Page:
Mucoepidermoid carcinoma (MEC) of the skin is an exceedingly rare but distinctive neoplasm with respect to its histopathologic features. It is similar if not identical in most respects to MEC of the salivary gland, a neoplasm whose prognosis is correlated with the pathologic grade. We report a case of MEC of the skin in a 79-year-old white woman who presented with an axillary mass. Beneath an unremarkable epidermis, a circumscribed, cystic neoplasm, unattached to the surface, was characterized by the presence of vague lobules of low-grade-appearing squamous cells accompanied by mucigenic and clear cells. A mucin stain highlighted the mucigenic cells and immunohistochemistry revealed pan-cytokeratin, cytokeratin 7, polyclonal carcinoembryonic antigen, and epithelial membrane antigen positivity. The cytokeratin 20 and gross cystic disease fluid protein were nonreactive. Inconsistency was encountered in the literature where some confusion existed as to whether MEC is synonymous with adenosquamous carcinoma of the skin. Elsewhere in the body, the latter tumor type is a squamous and gland-forming neoplasm with intermediate- to high-grade features rather than a tumor with mucigenic cells intermingled among intermediate and squamous cells. As in the case of MEC and adenosquamous carcinoma elsewhere in extracutaneous sites, we would propose that a pathologic distinction should be made in the skin for the sake of consistency and for prognostic purposes. Additionally, the immunophenotype of our case is similar to at least two other cases of cutaneous MEC, as well as MEC of the salivary gland, to support the hypothesis that this neoplasm is adnexal rather than epidermal in origin.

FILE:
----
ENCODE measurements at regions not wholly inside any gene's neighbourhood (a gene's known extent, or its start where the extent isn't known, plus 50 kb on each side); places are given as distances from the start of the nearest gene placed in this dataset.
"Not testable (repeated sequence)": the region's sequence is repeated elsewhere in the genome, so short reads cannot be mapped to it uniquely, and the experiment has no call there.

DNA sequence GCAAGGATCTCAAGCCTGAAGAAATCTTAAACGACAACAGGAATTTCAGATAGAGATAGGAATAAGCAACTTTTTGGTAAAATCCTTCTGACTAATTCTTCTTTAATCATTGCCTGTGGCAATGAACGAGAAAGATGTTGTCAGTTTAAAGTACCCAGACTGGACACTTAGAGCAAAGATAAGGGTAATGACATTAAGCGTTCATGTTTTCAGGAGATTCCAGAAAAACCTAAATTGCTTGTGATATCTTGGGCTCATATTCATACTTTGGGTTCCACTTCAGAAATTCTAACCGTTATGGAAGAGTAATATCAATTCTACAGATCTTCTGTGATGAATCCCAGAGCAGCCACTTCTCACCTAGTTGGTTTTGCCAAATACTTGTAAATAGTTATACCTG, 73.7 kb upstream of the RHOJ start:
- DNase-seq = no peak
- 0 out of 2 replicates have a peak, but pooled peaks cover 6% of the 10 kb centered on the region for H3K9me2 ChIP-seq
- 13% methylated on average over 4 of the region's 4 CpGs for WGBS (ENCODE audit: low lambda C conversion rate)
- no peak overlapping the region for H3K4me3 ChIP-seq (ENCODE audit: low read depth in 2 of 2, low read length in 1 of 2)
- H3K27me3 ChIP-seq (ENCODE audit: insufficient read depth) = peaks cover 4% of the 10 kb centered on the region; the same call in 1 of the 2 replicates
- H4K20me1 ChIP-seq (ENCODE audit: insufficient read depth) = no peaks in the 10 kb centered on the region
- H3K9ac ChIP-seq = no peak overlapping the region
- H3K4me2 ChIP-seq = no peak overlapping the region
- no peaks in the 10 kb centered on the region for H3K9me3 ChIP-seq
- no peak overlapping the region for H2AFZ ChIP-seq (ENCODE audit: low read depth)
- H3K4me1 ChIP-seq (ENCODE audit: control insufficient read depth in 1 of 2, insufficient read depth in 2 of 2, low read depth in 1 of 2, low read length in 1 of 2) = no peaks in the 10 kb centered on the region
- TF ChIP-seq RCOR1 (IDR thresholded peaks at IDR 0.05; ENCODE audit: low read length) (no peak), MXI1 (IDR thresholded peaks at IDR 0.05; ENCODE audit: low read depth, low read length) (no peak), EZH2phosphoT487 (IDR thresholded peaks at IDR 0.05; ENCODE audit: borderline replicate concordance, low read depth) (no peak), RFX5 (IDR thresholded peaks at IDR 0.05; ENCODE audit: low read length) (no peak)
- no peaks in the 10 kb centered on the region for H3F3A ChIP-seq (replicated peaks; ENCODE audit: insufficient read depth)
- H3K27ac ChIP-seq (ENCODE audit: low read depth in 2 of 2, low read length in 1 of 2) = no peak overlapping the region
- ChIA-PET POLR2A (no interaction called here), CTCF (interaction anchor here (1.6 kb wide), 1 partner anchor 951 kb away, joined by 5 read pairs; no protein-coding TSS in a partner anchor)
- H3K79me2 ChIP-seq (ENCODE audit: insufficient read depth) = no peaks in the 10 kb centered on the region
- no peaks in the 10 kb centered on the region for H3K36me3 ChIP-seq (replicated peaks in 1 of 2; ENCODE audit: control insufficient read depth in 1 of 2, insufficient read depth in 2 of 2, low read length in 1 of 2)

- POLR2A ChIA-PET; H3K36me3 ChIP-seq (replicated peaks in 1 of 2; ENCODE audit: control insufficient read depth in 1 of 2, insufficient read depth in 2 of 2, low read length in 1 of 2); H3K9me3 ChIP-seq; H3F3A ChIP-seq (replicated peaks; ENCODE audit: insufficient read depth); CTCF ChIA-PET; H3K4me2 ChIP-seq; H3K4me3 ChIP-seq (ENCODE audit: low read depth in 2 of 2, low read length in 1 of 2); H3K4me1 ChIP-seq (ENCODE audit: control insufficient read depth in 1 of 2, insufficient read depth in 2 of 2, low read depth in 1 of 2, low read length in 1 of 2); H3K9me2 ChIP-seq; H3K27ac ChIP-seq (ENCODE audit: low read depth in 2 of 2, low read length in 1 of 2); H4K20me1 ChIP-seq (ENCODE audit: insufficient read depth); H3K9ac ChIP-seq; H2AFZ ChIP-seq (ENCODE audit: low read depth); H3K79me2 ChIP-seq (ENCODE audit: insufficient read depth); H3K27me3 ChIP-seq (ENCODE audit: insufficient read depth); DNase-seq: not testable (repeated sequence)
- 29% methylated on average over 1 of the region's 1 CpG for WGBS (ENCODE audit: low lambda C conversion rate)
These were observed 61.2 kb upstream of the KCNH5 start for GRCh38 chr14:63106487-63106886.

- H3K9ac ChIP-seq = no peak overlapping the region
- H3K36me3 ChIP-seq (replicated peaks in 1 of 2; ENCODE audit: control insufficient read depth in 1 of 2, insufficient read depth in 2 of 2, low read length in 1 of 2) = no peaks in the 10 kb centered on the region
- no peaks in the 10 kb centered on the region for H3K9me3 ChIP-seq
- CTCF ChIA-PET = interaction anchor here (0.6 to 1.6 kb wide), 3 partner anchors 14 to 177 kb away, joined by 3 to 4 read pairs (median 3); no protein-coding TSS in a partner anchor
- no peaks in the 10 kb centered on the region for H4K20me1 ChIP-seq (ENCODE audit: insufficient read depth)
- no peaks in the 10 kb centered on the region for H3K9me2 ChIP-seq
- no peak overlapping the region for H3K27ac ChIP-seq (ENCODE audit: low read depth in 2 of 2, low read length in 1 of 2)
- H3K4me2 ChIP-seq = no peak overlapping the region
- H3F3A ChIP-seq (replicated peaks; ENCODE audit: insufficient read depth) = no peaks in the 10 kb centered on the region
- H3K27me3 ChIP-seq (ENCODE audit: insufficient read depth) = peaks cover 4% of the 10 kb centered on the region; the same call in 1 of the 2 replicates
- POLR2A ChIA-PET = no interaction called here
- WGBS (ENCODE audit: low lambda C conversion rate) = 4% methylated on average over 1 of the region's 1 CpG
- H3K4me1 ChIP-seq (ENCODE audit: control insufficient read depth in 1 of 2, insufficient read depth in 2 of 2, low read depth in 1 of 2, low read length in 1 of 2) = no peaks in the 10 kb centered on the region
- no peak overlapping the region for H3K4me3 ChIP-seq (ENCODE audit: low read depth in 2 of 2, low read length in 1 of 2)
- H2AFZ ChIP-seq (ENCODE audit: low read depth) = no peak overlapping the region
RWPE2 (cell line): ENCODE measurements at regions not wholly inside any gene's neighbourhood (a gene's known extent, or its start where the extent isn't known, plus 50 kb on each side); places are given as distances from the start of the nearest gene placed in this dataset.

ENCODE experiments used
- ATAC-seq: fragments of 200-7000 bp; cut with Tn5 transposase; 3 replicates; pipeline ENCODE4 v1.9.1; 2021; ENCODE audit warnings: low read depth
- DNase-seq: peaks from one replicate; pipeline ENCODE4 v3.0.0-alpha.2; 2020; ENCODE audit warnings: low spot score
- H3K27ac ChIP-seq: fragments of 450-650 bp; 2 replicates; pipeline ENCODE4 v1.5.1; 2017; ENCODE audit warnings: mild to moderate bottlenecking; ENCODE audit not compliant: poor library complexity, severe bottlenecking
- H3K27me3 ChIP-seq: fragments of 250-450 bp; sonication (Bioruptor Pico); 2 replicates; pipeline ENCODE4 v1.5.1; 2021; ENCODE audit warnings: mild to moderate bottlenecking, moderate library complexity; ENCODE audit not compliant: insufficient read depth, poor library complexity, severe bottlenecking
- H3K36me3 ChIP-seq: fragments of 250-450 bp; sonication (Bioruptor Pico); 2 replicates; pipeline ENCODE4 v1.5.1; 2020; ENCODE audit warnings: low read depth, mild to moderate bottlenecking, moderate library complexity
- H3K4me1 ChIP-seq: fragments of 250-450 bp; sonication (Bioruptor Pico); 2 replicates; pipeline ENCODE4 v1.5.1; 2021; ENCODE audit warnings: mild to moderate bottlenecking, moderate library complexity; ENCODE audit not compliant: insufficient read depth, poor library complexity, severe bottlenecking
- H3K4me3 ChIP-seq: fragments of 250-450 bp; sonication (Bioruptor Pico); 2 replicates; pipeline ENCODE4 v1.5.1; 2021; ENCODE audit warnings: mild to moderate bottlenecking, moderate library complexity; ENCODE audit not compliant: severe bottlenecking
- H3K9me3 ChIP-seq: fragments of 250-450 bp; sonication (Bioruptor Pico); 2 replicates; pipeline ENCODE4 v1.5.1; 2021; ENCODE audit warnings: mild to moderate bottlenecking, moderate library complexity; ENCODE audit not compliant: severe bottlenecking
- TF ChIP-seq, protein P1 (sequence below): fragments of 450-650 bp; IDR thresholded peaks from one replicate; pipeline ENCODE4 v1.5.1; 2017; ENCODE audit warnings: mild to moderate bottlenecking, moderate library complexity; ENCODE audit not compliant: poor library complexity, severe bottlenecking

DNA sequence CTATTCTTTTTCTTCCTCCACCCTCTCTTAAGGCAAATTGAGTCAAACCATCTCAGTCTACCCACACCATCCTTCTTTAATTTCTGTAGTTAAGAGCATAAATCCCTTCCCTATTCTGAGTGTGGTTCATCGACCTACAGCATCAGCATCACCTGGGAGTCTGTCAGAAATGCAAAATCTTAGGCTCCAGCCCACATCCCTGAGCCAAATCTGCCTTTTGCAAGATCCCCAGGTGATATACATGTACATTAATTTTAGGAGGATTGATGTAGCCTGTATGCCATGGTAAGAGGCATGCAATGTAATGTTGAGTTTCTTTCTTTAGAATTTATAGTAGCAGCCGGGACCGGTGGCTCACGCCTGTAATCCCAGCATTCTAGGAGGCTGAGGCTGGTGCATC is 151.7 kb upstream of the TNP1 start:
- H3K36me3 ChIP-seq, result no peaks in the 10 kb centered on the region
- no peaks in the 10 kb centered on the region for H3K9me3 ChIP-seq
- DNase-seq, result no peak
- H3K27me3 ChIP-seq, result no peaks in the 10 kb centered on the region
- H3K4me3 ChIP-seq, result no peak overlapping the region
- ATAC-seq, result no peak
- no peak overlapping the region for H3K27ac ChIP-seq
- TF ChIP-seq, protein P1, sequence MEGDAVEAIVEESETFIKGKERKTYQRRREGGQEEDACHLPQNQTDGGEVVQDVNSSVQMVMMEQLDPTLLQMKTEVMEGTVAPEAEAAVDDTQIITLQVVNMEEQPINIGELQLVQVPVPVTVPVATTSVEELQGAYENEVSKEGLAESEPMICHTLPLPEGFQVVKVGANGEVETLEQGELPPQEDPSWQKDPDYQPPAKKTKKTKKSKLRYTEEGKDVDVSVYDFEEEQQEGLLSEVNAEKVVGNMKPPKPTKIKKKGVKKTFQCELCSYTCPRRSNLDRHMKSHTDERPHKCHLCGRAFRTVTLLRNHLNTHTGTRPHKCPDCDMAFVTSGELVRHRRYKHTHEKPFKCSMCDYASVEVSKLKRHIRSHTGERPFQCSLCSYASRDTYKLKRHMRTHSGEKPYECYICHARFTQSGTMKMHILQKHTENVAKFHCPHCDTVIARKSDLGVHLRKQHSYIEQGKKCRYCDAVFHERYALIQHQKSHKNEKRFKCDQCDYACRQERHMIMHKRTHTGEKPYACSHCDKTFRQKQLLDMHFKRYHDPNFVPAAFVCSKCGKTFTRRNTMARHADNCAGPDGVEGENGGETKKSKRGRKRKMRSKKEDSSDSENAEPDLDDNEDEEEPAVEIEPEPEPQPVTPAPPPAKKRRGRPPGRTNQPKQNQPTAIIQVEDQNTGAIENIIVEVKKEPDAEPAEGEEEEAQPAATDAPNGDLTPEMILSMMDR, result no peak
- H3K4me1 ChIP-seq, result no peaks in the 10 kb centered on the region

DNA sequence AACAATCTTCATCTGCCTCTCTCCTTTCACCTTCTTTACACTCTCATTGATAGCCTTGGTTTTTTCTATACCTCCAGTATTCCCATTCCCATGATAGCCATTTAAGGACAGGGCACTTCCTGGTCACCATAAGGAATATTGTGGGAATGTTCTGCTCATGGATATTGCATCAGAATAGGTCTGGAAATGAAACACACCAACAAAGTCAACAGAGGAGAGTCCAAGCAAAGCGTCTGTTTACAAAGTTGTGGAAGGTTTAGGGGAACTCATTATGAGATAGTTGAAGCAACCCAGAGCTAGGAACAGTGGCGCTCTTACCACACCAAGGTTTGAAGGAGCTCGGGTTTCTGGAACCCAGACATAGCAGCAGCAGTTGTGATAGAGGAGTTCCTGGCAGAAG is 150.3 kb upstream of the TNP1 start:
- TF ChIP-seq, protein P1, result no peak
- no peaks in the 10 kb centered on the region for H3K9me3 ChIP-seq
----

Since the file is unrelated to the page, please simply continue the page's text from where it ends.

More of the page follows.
|Number of pages||5|
|Journal||American Journal of Surgical Pathology|
|State||Published - Jan 1 2005|
- Adenosquamous carcinoma
- Mucin production
- Mucoepidermoid carcinoma
- Salivary gland